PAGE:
Provided by Horsham Agricultural Society. 

  1. Identify volunteers who have skills in social media and photography to form your virtual marketing team.
  2. Keep connected to your community all year round through social media (Facebook is recommended).  Don’texpect your followers to ‘turn up’ at Show time. 
  3. Consider all the elements of your Show to get startedand find ways how you can make them virtual.   
    Pavilion entries
    Live shearing demonstrations
    Interview a show competitor about how they get their entries ready 
    Run daily or weekly Facebook Challenges in the months leading up to your virtual (or actual) show.
    Build partnerships with other community groups or events to double your marketing reach.  If they’re running a virtual event, you may be able to work with them to include it on your social media as well as theirs – co branding doubles the reach.  It could be part of your entertainment or craft activity (webinar).
    Ask local entertainers to send footage of themselves in action to create a virtual concert
    Ask local stores to send in photos of their fashions to create a virtual fashion parade 
    Run a showbag competition in conjunction with one or more of your suppliers 
    Create a virtual market to showcase the vendors who would usually come to your Show. 
    Your Show Day posts on Facebook, should be ride enough! 
  1. Create a Facebook page for both your Show and your Society.  They are two different entities.  Your society page reflects the activities of your organisation (life member announcements, building improvements, AGM announcement, other events you may run).  Your Show page is all about your Show because it is a specific event.  Create a logo for your Show separate to your society’s logo.  People don’t search for societies, they search for Shows.  You can also share between the two pages, increasing your reach.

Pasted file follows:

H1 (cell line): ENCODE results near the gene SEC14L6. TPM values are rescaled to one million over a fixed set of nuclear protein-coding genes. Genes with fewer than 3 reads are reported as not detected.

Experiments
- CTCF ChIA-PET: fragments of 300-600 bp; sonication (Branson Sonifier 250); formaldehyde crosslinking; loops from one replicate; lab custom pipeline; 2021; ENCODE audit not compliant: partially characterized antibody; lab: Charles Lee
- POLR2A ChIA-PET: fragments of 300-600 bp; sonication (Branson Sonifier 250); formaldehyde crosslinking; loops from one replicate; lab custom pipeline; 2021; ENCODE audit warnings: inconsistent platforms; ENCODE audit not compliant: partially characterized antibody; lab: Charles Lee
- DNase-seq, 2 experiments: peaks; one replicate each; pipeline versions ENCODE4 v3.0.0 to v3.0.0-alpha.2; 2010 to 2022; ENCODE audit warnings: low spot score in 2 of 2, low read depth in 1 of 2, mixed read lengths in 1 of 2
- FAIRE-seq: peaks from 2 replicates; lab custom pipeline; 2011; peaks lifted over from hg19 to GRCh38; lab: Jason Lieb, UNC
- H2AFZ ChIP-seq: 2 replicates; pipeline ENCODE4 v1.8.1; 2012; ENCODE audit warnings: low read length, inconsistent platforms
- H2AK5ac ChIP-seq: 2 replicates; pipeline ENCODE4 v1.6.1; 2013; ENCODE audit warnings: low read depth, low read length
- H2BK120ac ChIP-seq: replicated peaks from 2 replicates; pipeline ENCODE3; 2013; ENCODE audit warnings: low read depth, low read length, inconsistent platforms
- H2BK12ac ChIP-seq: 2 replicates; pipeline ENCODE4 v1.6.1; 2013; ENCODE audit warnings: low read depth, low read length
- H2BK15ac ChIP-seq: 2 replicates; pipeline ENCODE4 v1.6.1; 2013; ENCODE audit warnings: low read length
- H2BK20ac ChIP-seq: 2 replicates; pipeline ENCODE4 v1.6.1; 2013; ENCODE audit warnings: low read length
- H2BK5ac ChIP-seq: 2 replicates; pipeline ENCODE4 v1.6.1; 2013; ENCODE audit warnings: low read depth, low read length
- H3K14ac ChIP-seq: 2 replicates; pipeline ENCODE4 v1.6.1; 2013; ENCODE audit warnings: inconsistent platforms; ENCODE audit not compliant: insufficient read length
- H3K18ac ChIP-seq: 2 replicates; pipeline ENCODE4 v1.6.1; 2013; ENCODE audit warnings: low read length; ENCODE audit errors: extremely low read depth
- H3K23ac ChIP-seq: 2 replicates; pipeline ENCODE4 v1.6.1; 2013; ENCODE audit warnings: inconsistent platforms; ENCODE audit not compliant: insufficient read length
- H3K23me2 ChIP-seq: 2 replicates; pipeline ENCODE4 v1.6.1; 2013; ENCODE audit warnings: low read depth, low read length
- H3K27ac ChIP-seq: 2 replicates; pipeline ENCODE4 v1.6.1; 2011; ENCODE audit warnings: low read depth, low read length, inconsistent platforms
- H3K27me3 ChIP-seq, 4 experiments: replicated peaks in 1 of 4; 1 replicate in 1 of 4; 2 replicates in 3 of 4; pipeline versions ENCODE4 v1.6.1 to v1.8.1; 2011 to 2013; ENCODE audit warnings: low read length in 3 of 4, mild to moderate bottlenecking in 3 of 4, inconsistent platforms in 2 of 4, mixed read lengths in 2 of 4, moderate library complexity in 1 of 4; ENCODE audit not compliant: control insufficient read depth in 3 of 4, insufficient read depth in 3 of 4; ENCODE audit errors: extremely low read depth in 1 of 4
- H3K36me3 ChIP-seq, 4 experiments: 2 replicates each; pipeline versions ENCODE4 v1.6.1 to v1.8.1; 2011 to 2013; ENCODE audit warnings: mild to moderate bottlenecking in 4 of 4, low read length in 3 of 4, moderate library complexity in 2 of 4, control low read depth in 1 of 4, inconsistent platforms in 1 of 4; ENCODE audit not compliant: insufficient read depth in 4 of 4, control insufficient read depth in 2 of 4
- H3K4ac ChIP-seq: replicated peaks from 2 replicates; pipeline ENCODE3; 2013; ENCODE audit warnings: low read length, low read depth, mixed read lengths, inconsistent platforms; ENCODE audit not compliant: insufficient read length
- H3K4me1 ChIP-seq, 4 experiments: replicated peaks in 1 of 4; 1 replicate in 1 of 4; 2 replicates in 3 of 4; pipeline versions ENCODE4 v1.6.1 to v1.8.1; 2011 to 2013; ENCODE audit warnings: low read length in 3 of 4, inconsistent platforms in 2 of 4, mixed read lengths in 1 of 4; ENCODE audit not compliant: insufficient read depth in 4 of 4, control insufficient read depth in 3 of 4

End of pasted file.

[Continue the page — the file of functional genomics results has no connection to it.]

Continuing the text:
2. Build brand awareness. Brand your posts to reflect the style of your website.  For example put your *logo on your photos, competitions, entry forms, sponsorship packages, advertising etc. across your Show.  
  3. Ensure your website is updated regularly.  Ultimately you want your followers to go there as it will have more information.  
  4. Link your website to the majority of your Facebook posts.  (It is ineffective on Instagram) 
  5. Use an online entry system.  Showday Online provide outstanding customer   By using this process, it builds on your existing database as your virtual Show will attract new competitors. 
  6. Close off your entries 2 weeks before Show day.  This gives judges enough time to scrutinize. Ensure they have the results submitted 1 week out.  Use Google Drive to share links to photos and judges sheets.  Post results on your website and send out certificates via email.  If offering prizemoney, request the bank details of winners submit via direct debit. 
  7. Don’t restrict your virtual show to just your local community.  Seek judges and competitors from outside your region, state and country to create interest and content on social media.  If you’ve got a good following, you won’t need to pay for boosted posts. 
  8. Use Canva to
    Brand your photos with your Show’s logo for regular posts.  Don’t lift photos from the internet (there can be copyright issues).
    – Make them authentic, relevant and recognisable to your community/environment.
    – Brand your winning and place getting photos for Facebook before sharing with your community.  You can schedule up to 100 posts on your Show Day without Facebook going into meltdown.  It’s surprising the amount of people who ‘watch’ your Show throughout the day.
    – S
    chedule the photos directly to your show’s Facebook page from Canva
  9. Congratulate yourselves on successfully bringing new skills to your volunteers and showcasing your Show to your community.  Community engagement is more than money can buy.